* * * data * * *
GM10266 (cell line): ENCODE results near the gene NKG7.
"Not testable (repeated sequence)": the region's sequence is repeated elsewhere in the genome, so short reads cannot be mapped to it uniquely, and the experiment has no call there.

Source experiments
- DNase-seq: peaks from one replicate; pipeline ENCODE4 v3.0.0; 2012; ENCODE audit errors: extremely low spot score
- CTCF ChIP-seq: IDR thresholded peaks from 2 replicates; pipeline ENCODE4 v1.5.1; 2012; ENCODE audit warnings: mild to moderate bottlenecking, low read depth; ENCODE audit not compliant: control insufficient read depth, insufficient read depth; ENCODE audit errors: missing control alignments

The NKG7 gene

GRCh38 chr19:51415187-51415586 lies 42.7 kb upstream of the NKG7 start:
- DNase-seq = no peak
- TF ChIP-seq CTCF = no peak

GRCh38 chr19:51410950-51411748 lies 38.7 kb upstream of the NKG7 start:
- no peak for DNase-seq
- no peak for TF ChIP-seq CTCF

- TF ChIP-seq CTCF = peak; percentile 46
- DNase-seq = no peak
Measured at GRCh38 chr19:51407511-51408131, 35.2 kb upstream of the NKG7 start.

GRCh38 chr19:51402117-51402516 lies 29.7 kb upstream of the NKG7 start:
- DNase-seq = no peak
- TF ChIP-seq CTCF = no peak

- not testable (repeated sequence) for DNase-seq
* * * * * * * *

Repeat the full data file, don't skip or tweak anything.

GM10266 (cell line): ENCODE results near the gene NKG7.
"Not testable (repeated sequence)": the region's sequence is repeated elsewhere in the genome, so short reads cannot be mapped to it uniquely, and the experiment has no call there.

Source experiments
- DNase-seq: peaks from one replicate; pipeline ENCODE4 v3.0.0; 2012; ENCODE audit errors: extremely low spot score
- CTCF ChIP-seq: IDR thresholded peaks from 2 replicates; pipeline ENCODE4 v1.5.1; 2012; ENCODE audit warnings: mild to moderate bottlenecking, low read depth; ENCODE audit not compliant: control insufficient read depth, insufficient read depth; ENCODE audit errors: missing control alignments

The NKG7 gene

GRCh38 chr19:51415187-51415586 lies 42.7 kb upstream of the NKG7 start:
- DNase-seq = no peak
- TF ChIP-seq CTCF = no peak

GRCh38 chr19:51410950-51411748 lies 38.7 kb upstream of the NKG7 start:
- no peak for DNase-seq
- no peak for TF ChIP-seq CTCF

- TF ChIP-seq CTCF = peak; percentile 46
- DNase-seq = no peak
Measured at GRCh38 chr19:51407511-51408131, 35.2 kb upstream of the NKG7 start.

GRCh38 chr19:51402117-51402516 lies 29.7 kb upstream of the NKG7 start:
- DNase-seq = no peak
- TF ChIP-seq CTCF = no peak

- not testable (repeated sequence) for DNase-seq